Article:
Her red box of memories

Tidings Travel South – Part 4

leave a comment »

Culanir downed the last of his glass of wine.  Carandil was half asleep in his chair and the empty bottles on the sideboard stood in judgement on the evening.

I’m not far off finding my bed. I’ve got an early start tomorrow” Culanir said, yawning.  He stretched out luxuriantly; highlighting the lean limbs and, beneath his linen shirt, the well-tempered body which was the envy of his slightly younger but less active brother.

“Will you check in on Leoba?” asked Serindë.

“That was my intention” Culanir replied. “I might take her up a nightcap in fact; I suspect she may welcome it tonight.”  Getting impressively steadily to his feet he helped himself to Carandil’s decanter of finest Amroth brandy; he poured a glass for Leoba, swiftly followed by one for himself and for Carandil.

“She’s been ever so quiet all afternoon and evening” commented Serindë.

“Yes. It’s the silence I find most unnerving,” added Carandil, taking the offered glass of brandy from Culanir. It was the first day any of them could remember without a snatch of song from Leoba; ordinarily her music drifted liked incense into every corner of the house but, since they had come home that afternoon the silence from that quarter had been suffocating.  Culanir wrinkled his brow in a frown and the two men shared a worried look.

“You have to promise me, the pair of you, that you’ll look after Leoba properly after I’ve gone back up north” Culanir said.  “She needs to eat, to keep physically well, or I worry that she won’t have the strength to fight this battle.”

On the other side of the door, Leoba heard her name and froze. She set her tray of half-picked-at supper down on the hall table, hesitating whether to turn the door handle or not.  She knew full well that eavesdropping was unlikely to bear healthy fruit but curiosity was a powerful drug; she simply couldn’t tear herself away.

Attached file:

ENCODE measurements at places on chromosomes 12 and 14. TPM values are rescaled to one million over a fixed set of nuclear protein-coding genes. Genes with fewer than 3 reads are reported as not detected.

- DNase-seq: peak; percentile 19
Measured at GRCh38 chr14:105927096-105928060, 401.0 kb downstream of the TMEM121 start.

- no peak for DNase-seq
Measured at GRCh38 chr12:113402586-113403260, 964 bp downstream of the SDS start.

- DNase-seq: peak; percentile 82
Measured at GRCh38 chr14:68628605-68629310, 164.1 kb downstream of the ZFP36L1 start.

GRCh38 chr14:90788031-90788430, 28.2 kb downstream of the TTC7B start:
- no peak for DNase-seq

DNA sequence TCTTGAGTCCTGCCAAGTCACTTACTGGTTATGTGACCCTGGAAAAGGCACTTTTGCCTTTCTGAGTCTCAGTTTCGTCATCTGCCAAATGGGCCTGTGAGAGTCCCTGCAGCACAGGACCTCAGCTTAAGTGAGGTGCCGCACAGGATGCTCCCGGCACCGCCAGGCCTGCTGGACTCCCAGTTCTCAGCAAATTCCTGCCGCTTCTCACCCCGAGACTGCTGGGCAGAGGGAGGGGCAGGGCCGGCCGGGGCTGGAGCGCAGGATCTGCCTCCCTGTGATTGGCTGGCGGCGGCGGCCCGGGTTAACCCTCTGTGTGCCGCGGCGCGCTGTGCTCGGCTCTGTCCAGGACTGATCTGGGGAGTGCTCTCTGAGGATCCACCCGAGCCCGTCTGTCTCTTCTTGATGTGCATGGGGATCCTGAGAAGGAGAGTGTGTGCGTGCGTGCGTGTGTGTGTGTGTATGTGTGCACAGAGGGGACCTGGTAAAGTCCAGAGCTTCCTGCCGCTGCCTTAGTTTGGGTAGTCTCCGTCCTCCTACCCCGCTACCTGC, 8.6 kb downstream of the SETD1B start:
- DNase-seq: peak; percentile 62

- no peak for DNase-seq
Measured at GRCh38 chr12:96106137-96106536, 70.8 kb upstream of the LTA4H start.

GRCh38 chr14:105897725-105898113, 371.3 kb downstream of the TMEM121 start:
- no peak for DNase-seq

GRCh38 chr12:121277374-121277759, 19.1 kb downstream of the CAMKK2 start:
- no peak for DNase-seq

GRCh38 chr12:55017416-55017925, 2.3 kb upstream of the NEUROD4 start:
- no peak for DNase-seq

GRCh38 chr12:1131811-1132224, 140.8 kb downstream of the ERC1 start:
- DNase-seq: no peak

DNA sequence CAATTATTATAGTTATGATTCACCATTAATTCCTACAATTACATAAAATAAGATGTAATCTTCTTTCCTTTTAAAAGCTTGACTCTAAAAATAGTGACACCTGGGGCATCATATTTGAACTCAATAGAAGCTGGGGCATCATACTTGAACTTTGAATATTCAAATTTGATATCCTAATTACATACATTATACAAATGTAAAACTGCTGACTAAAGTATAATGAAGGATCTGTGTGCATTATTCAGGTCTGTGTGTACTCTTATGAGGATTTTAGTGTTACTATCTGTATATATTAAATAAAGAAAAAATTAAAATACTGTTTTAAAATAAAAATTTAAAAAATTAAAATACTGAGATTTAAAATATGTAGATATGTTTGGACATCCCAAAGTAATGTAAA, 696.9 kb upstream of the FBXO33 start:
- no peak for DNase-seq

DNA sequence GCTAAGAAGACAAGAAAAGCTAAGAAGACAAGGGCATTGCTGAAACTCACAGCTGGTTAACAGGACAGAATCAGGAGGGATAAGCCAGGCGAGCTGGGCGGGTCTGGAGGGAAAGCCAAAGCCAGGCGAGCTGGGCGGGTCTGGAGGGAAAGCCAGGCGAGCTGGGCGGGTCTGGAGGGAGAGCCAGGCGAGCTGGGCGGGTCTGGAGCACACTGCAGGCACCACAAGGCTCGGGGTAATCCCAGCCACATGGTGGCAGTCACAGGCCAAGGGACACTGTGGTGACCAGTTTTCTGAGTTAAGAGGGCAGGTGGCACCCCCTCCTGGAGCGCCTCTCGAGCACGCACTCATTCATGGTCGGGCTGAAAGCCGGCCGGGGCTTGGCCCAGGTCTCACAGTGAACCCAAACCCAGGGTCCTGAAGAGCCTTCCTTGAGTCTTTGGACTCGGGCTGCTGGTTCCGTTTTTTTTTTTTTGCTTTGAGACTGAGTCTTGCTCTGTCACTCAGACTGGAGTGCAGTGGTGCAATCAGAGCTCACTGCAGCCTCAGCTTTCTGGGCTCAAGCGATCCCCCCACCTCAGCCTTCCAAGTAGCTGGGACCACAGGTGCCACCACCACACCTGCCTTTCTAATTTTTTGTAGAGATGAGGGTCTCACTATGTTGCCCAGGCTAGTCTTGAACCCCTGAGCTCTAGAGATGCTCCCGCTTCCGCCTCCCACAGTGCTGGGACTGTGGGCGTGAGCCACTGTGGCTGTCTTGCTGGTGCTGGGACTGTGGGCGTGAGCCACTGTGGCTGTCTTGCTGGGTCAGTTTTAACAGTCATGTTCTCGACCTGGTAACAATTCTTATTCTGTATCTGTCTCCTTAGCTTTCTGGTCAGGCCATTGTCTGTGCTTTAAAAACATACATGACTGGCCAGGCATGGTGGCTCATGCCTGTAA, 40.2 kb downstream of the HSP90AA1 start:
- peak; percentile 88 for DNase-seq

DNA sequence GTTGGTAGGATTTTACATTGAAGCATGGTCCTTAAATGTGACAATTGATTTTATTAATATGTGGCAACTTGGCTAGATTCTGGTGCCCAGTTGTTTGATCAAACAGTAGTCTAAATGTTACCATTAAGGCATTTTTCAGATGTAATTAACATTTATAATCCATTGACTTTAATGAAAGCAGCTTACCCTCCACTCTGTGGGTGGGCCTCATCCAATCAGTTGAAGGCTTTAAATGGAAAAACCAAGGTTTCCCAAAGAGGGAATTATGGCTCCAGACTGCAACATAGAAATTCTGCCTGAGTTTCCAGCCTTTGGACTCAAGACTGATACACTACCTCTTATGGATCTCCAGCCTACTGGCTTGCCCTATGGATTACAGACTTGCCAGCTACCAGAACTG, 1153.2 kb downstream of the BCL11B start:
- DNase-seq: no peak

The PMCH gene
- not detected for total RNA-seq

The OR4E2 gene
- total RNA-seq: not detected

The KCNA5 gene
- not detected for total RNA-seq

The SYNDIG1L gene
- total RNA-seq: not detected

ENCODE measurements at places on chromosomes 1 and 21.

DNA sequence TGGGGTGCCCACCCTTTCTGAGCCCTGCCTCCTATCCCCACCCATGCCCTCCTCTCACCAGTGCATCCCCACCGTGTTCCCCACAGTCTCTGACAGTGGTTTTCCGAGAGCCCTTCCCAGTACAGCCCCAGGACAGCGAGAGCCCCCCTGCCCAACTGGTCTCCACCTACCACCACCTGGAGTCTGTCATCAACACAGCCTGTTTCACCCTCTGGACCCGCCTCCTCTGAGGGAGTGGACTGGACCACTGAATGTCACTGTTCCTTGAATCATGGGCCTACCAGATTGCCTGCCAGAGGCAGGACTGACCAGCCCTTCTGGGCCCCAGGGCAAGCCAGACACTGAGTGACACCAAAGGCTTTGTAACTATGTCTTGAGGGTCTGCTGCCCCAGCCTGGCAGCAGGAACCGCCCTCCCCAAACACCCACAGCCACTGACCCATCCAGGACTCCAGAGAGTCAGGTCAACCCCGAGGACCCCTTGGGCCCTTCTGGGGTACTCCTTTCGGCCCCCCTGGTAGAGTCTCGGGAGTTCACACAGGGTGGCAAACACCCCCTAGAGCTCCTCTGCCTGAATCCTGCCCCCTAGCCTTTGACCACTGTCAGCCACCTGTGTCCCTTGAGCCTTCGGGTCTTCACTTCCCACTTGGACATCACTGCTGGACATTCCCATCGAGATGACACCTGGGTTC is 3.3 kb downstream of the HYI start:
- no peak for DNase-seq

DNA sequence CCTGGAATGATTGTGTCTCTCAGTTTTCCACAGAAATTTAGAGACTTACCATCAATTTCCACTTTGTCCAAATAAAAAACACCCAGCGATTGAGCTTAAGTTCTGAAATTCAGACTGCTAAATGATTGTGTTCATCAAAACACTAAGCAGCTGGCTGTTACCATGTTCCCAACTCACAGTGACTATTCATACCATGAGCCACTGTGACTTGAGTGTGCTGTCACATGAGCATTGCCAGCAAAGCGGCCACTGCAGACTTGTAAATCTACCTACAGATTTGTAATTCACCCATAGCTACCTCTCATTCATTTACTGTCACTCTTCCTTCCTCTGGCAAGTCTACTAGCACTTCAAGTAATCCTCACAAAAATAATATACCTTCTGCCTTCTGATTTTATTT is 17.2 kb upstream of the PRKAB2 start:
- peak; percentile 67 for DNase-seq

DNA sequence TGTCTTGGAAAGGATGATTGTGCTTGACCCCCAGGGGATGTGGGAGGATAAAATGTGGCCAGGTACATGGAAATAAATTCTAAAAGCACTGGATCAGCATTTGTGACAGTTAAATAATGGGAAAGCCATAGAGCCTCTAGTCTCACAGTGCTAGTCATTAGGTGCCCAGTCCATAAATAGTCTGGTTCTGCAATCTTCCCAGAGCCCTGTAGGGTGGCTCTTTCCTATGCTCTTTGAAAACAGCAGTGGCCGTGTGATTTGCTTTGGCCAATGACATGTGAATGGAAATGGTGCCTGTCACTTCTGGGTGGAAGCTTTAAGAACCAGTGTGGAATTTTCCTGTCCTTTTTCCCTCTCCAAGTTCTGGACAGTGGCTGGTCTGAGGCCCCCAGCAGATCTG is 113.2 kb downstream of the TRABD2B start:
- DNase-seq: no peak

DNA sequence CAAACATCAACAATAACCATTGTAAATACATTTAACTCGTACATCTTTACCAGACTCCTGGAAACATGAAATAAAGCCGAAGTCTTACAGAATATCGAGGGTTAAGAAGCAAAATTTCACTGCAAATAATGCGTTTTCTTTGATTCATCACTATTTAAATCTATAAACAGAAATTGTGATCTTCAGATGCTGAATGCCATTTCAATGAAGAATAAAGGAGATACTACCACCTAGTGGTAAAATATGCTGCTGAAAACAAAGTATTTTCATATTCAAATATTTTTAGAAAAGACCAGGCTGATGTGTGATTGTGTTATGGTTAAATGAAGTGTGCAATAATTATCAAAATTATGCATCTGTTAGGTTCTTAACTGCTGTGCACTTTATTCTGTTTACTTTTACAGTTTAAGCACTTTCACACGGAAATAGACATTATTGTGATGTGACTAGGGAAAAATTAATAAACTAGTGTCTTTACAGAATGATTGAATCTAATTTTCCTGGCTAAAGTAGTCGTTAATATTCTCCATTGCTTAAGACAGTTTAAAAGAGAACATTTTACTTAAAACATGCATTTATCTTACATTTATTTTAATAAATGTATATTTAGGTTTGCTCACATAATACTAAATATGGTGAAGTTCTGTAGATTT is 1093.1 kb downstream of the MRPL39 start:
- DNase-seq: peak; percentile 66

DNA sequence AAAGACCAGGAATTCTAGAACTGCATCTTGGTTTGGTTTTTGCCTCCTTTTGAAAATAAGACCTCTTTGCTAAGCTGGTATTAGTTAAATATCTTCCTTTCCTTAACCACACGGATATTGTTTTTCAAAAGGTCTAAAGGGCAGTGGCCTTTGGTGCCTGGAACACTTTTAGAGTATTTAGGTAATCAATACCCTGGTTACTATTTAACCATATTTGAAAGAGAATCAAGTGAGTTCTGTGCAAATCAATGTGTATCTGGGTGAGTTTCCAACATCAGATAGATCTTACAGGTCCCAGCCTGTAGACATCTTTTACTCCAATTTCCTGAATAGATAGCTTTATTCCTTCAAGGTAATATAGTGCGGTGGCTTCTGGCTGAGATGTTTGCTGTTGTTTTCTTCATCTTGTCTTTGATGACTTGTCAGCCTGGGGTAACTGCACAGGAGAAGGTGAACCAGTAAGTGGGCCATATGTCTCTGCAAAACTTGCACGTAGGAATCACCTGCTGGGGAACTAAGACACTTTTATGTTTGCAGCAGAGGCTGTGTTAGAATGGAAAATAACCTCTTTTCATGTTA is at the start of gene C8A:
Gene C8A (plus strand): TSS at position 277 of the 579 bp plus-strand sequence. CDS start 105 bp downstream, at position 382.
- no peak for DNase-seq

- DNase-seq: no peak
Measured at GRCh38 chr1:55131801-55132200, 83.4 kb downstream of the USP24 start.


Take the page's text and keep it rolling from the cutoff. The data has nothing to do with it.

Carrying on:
“Don’t worry”. That was Serindë’s voice. “We’ll keep her well-occupied and the children will be a great distraction.  And we’ll get her out and about before long. She won’t need to go into mourning after all; it’s not as though she was married to him.”

Leoba heard Culanir bellow: “Araw’s Teeth!  Serindë!  You can’t say that to her!”

Her ears smarting, in that split second Leoba decided to intervene in the fray.  She entered the room, her appearance effectively silencing Culanir mid-oath, and they all turned towards her; faces riven with guilt.

“Leoba” said Serindë and Culanir together.

“Yes, it’s me” she said, sounding bruised but far more measured than she felt. She hoped she had left her tears upstairs; bundled in a box with Dirk’s letters.  “I heard my name mentioned.  And I heard the rest.”

“But you weren’t married.  That’s all I said” Serindë said defensively.

“How does that make a difference? Having or not having a ring on my finger doesn’t dictate how I feel,” Leoba replied. “This knife-thrust in my guts could not bite any more keenly if we had been married for a lifetime.”